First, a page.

I’m tasting mostly black tea which is pleasant, of course. The raspberry tastes off and i really don’t taste a lot of cake-y flavor.
Well, I’ll at least try to post two or three reviews per day. I doubt I’ll be able to accomplish that, but maybe some days I’ll be able to post a few more than just 2 or 3. I’d like to get all my backlogs posted though.
I wasn’t so crazy about this tea. I received a sampling of it from Ost (thank you!) and my first few sips were enjoyable but as I continued to sip, the tea became less and less enjoyable.
Here’s my full-length review:
I brewed a gallon of this and I’ve been drinking it all day. It’s really refreshing. The plum notes are more distinctive when the tea is at room temperature rather than ice cold. I really like how the plum and the white tea taste together. I like this a lot better than I anticipated, I expected I’d like it but that it’d taste rather ordinary to me – but the plum is really quite tasty.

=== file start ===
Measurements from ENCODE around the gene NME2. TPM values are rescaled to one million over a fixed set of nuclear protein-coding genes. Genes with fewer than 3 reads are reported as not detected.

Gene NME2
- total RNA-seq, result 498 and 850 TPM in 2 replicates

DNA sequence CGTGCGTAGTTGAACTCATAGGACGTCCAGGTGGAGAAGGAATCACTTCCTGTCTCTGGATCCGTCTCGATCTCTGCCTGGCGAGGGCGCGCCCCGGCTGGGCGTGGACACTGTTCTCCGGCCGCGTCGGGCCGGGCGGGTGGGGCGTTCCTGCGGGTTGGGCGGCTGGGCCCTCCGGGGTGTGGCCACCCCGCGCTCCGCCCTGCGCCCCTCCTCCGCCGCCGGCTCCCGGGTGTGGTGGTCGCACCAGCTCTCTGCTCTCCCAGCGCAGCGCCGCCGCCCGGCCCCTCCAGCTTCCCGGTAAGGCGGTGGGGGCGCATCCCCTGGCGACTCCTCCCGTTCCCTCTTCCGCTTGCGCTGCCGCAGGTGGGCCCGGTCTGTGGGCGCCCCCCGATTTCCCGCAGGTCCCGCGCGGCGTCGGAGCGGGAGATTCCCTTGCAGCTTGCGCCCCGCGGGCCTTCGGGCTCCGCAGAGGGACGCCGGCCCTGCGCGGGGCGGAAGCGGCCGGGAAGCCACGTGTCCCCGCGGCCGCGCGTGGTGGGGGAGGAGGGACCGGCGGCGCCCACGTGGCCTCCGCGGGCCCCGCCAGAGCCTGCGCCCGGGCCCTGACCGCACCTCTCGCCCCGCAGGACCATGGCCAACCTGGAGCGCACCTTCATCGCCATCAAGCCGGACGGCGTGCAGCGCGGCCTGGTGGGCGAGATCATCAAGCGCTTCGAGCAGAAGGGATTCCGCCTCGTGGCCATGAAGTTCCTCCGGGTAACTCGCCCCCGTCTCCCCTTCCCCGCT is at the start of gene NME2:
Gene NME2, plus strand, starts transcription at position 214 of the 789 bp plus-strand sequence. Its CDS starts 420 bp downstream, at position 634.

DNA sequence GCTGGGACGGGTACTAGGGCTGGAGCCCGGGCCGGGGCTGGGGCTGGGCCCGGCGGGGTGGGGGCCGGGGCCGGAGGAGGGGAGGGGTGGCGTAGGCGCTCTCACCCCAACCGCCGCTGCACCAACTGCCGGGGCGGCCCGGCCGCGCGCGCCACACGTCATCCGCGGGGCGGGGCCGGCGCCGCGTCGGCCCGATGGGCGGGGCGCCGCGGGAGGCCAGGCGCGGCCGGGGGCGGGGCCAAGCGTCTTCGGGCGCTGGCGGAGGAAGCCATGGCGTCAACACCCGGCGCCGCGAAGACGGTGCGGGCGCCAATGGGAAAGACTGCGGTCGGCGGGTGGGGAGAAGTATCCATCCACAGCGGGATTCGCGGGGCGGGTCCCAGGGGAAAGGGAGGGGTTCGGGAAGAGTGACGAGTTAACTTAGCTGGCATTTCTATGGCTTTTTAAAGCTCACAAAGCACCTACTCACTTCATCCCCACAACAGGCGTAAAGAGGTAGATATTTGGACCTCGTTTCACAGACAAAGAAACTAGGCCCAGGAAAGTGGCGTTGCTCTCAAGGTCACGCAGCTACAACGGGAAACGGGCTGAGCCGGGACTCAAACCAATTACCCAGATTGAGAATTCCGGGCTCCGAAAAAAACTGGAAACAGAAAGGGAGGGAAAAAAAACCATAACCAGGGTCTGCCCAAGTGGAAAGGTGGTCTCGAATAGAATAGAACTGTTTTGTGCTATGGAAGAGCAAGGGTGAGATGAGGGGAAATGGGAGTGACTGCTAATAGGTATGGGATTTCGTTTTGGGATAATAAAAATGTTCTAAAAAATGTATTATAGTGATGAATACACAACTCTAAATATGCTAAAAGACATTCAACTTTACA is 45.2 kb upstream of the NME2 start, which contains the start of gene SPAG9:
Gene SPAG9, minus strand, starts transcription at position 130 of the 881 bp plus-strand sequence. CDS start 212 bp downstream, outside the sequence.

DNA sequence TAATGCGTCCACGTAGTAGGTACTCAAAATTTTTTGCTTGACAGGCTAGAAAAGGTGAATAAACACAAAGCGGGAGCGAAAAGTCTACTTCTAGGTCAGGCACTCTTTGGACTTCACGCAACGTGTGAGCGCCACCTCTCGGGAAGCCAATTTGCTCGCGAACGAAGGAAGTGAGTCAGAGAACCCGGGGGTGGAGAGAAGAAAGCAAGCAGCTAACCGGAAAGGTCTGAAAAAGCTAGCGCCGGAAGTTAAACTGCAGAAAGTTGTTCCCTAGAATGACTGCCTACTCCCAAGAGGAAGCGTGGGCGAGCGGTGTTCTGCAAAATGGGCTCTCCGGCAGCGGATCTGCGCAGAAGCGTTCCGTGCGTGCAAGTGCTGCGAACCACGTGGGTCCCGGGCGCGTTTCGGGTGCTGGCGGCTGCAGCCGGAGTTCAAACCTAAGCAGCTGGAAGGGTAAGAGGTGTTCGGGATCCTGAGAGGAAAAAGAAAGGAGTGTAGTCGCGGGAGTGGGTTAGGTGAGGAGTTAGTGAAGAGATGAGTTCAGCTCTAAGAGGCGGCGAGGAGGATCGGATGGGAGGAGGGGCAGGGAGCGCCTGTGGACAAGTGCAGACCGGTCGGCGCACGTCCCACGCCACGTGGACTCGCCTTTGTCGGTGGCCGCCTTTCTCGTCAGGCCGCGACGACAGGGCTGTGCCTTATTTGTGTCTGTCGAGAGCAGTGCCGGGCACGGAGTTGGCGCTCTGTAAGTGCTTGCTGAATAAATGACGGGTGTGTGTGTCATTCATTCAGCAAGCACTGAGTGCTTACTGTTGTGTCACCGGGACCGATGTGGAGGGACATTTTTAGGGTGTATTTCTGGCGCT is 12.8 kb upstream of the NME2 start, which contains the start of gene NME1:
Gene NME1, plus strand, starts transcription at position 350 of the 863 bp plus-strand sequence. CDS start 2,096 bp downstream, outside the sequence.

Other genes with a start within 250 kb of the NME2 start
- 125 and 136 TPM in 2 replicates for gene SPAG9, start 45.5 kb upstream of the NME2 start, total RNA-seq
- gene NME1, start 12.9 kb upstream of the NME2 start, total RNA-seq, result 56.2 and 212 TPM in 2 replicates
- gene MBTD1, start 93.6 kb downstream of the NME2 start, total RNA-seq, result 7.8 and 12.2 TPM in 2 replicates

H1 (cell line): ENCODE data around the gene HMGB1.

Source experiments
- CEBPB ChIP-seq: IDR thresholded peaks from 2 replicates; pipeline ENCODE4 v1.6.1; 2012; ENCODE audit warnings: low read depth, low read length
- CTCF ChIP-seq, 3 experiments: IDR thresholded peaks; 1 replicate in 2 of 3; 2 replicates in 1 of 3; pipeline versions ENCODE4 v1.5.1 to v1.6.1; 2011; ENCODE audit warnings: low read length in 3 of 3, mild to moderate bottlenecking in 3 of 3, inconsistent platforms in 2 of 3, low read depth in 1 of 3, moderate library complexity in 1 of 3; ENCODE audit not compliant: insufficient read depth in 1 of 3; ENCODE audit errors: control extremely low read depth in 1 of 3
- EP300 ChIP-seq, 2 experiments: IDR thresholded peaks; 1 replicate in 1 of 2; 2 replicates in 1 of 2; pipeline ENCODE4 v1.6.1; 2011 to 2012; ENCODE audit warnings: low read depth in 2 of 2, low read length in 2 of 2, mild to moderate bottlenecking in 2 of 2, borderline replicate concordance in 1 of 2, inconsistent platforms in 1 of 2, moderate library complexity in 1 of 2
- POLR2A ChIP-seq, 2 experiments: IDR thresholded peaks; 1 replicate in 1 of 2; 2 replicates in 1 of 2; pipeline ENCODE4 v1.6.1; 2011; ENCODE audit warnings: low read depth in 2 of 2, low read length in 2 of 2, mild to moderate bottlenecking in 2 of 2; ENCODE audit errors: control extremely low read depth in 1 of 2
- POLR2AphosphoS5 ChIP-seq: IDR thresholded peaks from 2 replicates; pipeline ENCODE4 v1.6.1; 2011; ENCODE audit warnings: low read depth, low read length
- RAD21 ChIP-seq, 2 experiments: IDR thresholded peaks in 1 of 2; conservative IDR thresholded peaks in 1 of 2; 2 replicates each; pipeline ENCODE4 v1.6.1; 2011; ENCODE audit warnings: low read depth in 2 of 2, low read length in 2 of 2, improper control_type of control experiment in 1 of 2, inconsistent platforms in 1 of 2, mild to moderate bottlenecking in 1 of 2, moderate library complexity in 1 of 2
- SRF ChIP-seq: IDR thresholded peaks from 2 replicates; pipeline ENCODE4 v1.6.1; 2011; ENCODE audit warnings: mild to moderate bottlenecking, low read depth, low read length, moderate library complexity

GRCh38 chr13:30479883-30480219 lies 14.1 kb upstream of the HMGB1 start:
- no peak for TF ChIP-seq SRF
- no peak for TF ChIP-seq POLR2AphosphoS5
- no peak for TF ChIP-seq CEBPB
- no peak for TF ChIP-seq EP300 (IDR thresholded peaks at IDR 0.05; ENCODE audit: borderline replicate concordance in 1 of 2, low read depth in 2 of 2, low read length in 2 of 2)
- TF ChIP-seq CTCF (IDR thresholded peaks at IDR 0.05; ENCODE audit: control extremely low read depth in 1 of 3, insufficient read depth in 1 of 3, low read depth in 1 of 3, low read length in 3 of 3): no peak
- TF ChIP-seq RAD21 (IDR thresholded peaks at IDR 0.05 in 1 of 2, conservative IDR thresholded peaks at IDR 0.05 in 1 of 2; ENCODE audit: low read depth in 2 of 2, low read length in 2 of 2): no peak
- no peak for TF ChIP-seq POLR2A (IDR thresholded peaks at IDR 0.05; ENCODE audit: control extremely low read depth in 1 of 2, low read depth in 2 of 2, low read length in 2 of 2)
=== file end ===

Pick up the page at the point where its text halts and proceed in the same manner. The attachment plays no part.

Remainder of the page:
Yeah, so I was almost caught up at one point a few months ago and I let it all slide. I was really, really busy with everything that I had to do with the Kickstarter campaign and now with the tea biz, but I do still feel like I should at least post the info about the last few months of tea reviews that I wrote … so when I have a moment or two, I’ll be stopping by and trying to get caught up. At least I won’t be getting more behind now that I’m not writing reviews anymore.